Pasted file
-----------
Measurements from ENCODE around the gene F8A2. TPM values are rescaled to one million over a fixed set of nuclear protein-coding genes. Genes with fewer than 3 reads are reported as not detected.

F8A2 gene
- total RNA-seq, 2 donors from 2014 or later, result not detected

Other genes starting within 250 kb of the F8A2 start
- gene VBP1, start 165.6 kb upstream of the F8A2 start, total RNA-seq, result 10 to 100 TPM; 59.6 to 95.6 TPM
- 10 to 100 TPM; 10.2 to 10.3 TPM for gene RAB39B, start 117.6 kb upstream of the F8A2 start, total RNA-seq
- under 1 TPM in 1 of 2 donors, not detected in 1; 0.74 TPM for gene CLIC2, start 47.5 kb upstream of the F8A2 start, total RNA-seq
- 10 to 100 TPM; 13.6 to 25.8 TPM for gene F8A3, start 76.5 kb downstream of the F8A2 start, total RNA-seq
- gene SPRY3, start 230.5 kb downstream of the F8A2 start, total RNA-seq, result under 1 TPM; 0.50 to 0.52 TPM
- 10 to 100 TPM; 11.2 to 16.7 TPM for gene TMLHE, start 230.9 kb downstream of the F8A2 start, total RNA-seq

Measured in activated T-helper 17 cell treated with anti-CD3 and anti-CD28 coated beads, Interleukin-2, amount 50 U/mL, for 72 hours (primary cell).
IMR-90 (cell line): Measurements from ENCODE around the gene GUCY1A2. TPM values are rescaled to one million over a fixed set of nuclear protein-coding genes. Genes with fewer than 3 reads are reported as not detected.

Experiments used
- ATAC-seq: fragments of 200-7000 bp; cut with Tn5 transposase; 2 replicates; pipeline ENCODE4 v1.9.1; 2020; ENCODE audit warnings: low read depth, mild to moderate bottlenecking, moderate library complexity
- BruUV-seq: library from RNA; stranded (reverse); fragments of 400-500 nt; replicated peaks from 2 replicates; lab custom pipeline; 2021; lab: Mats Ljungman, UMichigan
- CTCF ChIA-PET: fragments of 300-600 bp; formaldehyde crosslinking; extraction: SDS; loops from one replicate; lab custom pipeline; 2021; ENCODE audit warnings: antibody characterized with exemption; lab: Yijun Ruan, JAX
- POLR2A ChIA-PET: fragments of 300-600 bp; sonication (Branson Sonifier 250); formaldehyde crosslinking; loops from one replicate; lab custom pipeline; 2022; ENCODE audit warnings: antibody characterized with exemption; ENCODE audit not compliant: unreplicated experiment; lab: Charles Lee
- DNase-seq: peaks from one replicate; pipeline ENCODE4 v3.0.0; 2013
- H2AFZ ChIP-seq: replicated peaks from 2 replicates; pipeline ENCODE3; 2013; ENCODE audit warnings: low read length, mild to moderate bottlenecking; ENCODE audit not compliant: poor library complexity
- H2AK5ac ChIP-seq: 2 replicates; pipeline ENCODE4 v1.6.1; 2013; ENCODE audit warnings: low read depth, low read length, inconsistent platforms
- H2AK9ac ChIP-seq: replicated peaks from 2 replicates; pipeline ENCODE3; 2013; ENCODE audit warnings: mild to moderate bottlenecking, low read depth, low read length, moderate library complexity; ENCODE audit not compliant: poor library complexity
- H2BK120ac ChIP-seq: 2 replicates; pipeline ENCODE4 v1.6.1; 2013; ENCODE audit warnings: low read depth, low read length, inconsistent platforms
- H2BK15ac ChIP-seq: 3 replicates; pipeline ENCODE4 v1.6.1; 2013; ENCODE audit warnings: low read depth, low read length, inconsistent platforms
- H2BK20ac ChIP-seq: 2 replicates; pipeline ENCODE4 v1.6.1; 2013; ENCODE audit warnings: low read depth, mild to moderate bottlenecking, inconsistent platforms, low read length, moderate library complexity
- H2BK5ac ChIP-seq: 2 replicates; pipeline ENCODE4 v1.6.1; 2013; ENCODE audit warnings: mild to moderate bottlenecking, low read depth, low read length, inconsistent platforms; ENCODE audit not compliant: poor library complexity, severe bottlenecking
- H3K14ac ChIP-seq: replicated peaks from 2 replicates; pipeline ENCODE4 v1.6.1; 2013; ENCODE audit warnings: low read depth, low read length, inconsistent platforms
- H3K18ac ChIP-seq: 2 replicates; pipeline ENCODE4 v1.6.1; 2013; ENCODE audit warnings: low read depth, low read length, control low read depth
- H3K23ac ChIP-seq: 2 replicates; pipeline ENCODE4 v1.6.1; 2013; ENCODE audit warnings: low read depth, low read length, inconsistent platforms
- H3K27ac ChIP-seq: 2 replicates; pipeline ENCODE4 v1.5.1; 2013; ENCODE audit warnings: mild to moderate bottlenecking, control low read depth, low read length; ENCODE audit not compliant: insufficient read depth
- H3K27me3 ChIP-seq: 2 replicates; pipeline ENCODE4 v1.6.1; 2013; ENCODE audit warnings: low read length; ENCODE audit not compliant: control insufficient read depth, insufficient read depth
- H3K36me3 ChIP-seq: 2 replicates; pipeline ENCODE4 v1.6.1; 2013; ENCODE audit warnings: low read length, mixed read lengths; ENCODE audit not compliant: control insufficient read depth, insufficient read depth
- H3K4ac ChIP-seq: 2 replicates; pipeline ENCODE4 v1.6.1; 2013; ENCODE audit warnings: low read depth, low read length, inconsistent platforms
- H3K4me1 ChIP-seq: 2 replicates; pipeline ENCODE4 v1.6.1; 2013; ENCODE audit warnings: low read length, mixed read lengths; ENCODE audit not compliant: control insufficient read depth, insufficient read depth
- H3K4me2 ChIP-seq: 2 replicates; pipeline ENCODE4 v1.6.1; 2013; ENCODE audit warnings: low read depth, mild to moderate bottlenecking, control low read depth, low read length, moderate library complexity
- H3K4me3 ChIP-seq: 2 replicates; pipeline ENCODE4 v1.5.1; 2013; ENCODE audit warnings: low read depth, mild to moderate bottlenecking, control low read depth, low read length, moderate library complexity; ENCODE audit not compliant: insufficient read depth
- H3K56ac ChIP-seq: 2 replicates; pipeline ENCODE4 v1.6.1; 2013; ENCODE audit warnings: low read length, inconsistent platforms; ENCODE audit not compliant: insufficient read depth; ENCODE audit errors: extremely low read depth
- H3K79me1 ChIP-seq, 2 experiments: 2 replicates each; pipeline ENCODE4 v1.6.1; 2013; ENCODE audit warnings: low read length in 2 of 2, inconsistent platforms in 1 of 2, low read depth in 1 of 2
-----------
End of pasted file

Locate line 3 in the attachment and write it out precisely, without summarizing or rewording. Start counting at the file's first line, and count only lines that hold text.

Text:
- total RNA-seq, 2 donors from 2014 or later, result not detected